By Cindy Krischer Goodman
Where some of us dream of a day at the spa for relaxation, Peggy Fucci looks forward to boarding a plane and traveling thousands of miles to meet with a potential customer. A long flight to Europe gives her time to take in a movie, clear email and read a magazine without interruptions: “It’s peaceful. My phone doesn’t ring. It’s me time.”
Yesterday’s road warriors have evolved into today’s global gladiators who are not just taking the red-eye across country for business, but across hemispheres and time zones. They are shaking off jet lag to meet with clients across continents and mastering ways to use extended flight time to their advantage.
For Fucci, wedging her suitcase into an overhead compartment and heading overseas to meet with potential customers has become as normal as driving on the expressway.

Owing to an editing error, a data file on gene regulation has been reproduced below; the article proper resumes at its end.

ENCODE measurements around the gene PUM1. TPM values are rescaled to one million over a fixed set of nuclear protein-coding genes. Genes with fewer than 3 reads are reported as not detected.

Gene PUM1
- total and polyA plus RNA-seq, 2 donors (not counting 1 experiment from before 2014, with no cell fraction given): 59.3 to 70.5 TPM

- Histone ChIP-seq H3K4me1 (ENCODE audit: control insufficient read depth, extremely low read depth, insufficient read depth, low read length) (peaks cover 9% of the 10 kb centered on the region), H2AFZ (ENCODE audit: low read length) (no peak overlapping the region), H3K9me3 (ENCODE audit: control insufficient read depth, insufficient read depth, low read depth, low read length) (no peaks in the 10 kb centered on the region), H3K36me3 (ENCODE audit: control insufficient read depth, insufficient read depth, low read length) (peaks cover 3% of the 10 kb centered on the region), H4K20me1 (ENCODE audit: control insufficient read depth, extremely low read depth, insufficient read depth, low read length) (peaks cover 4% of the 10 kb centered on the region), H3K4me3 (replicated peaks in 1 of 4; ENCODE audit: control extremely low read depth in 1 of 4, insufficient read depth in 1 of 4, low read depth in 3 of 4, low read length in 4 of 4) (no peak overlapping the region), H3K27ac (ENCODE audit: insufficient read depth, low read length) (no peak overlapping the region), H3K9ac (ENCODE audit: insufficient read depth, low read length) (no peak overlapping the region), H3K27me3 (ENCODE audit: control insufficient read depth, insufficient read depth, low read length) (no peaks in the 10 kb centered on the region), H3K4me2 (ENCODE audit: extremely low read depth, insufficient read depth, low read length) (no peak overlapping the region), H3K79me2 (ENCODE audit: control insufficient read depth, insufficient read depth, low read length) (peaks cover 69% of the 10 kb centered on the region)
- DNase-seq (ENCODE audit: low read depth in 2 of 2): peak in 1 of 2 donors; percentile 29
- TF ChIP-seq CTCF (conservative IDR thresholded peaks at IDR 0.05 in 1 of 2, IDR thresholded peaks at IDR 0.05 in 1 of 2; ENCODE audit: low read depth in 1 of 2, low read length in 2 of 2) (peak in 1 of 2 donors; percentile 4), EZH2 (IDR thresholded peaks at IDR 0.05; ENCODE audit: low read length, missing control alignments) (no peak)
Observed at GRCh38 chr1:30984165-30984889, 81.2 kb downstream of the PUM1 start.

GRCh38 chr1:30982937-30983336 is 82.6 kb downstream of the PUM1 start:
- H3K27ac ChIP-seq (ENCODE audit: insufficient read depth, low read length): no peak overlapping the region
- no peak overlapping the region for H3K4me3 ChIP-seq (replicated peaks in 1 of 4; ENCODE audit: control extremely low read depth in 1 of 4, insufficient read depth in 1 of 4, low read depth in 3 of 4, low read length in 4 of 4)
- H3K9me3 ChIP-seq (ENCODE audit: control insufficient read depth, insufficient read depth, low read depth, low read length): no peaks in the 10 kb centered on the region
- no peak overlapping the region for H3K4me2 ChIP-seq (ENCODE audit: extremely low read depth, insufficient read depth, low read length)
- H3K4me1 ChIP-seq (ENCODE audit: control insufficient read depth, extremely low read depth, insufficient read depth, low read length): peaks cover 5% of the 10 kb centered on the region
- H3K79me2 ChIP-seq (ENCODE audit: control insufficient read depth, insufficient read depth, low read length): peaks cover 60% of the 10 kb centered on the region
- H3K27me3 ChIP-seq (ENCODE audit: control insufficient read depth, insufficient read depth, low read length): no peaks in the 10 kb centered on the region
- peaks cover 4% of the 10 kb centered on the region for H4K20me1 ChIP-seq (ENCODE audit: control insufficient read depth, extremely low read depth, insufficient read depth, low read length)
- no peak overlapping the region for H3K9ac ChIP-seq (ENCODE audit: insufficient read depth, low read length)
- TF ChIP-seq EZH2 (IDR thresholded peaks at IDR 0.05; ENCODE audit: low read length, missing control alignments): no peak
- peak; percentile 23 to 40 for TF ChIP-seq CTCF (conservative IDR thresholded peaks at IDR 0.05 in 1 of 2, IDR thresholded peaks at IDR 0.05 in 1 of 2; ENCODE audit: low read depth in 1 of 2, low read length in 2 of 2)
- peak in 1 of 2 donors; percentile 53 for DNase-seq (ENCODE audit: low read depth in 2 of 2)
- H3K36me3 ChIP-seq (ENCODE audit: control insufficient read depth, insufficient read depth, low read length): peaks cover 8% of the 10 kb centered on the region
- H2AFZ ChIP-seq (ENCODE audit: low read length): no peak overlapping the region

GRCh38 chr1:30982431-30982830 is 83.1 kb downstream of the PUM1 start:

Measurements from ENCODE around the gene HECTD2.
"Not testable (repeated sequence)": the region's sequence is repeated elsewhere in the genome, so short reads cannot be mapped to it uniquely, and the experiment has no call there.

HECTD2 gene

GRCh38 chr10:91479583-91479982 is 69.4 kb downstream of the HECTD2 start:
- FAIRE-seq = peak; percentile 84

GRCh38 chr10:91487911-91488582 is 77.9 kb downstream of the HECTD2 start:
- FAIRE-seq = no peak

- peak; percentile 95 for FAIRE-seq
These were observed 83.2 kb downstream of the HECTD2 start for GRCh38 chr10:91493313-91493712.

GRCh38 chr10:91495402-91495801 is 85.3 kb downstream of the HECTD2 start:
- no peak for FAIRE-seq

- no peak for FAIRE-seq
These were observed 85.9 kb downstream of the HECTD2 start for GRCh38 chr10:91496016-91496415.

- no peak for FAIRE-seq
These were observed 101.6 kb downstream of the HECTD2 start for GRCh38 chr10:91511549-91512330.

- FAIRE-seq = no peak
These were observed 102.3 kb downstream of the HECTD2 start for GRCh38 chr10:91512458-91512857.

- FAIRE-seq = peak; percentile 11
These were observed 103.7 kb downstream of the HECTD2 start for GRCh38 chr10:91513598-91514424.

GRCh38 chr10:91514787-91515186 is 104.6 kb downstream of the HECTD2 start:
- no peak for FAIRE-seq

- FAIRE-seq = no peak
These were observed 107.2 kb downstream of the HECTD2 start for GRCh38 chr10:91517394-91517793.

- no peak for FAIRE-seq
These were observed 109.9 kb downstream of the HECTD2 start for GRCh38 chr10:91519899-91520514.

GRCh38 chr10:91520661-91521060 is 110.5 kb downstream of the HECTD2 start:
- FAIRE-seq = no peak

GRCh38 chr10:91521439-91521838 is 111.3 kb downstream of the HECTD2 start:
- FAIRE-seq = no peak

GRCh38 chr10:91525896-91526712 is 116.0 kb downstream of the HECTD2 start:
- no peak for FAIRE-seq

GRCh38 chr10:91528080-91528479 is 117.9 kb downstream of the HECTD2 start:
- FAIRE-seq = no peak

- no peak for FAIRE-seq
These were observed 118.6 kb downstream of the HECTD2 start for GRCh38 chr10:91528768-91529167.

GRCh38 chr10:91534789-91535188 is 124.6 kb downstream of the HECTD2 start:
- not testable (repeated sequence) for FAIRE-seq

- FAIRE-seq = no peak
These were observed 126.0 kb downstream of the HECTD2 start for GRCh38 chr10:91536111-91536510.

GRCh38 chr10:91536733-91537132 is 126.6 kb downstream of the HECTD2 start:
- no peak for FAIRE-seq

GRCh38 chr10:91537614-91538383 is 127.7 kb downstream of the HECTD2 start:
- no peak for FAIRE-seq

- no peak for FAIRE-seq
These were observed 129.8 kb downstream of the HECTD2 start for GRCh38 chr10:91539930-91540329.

“To get on a plane and go to Madrid or Peru or Rio is just part of what I do,” says Fucci, CEO of OneWorldProperties, which is marketing a planned luxury condo tower in Miami. “In today’s real estate market, you can’t wait for the buyers to come to you. You need to go to them.”
In 2014, business trips abroad increased an estimated 5.6 percent as companies deemed travel critical to winning new customers, closing new deals and developing global relationships with suppliers, according to the Global Business Travel Association. “When you are doing business in a global economy, nothing replaces face to face. It has to happen,” says Michael McCormick, executive director of the GBTA. Researchers expect the trend to continue, with international business trip volume expected to grow by 6.5 percent in 2015.
Jet lag, long days, a stressed-out spouse at home and children who miss their traveling mom or dad easily could lead to worn nerves. But these globe-trotters are navigating challenges to their work/life balance through simple rituals, 21st-century technology and tested time-savers.